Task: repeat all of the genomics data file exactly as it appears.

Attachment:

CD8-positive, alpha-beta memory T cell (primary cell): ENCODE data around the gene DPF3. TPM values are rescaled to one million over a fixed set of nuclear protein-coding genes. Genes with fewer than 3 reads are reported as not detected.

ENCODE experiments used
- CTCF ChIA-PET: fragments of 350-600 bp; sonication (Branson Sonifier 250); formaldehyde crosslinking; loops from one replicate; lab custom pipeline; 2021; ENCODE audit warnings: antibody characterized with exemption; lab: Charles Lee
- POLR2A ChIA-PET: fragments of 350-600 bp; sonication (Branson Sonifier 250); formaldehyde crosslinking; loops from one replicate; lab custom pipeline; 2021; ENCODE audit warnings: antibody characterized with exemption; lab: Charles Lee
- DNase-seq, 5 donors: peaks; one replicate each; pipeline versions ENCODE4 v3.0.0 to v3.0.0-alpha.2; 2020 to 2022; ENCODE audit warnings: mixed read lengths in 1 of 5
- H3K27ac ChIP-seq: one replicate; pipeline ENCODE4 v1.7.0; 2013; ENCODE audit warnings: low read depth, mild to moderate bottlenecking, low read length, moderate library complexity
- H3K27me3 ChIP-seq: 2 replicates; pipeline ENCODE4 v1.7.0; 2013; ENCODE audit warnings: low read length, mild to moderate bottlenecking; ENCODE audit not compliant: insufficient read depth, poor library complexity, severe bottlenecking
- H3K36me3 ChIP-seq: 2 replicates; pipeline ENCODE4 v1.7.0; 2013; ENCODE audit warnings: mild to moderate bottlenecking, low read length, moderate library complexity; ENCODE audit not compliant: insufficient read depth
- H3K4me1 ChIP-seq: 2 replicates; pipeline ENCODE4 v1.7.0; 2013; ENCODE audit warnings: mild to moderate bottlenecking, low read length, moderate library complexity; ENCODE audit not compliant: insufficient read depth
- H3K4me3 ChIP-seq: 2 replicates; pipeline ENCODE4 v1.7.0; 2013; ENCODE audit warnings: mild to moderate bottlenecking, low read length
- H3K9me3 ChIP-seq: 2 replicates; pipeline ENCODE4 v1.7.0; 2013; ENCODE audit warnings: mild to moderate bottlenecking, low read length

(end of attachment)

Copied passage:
CD8-positive, alpha-beta memory T cell (primary cell): ENCODE data around the gene DPF3. TPM values are rescaled to one million over a fixed set of nuclear protein-coding genes. Genes with fewer than 3 reads are reported as not detected.

ENCODE experiments used
- CTCF ChIA-PET: fragments of 350-600 bp; sonication (Branson Sonifier 250); formaldehyde crosslinking; loops from one replicate; lab custom pipeline; 2021; ENCODE audit warnings: antibody characterized with exemption; lab: Charles Lee
- POLR2A ChIA-PET: fragments of 350-600 bp; sonication (Branson Sonifier 250); formaldehyde crosslinking; loops from one replicate; lab custom pipeline; 2021; ENCODE audit warnings: antibody characterized with exemption; lab: Charles Lee
- DNase-seq, 5 donors: peaks; one replicate each; pipeline versions ENCODE4 v3.0.0 to v3.0.0-alpha.2; 2020 to 2022; ENCODE audit warnings: mixed read lengths in 1 of 5
- H3K27ac ChIP-seq: one replicate; pipeline ENCODE4 v1.7.0; 2013; ENCODE audit warnings: low read depth, mild to moderate bottlenecking, low read length, moderate library complexity
- H3K27me3 ChIP-seq: 2 replicates; pipeline ENCODE4 v1.7.0; 2013; ENCODE audit warnings: low read length, mild to moderate bottlenecking; ENCODE audit not compliant: insufficient read depth, poor library complexity, severe bottlenecking
- H3K36me3 ChIP-seq: 2 replicates; pipeline ENCODE4 v1.7.0; 2013; ENCODE audit warnings: mild to moderate bottlenecking, low read length, moderate library complexity; ENCODE audit not compliant: insufficient read depth
- H3K4me1 ChIP-seq: 2 replicates; pipeline ENCODE4 v1.7.0; 2013; ENCODE audit warnings: mild to moderate bottlenecking, low read length, moderate library complexity; ENCODE audit not compliant: insufficient read depth
- H3K4me3 ChIP-seq: 2 replicates; pipeline ENCODE4 v1.7.0; 2013; ENCODE audit warnings: mild to moderate bottlenecking, low read length
- H3K9me3 ChIP-seq: 2 replicates; pipeline ENCODE4 v1.7.0; 2013; ENCODE audit warnings: mild to moderate bottlenecking, low read length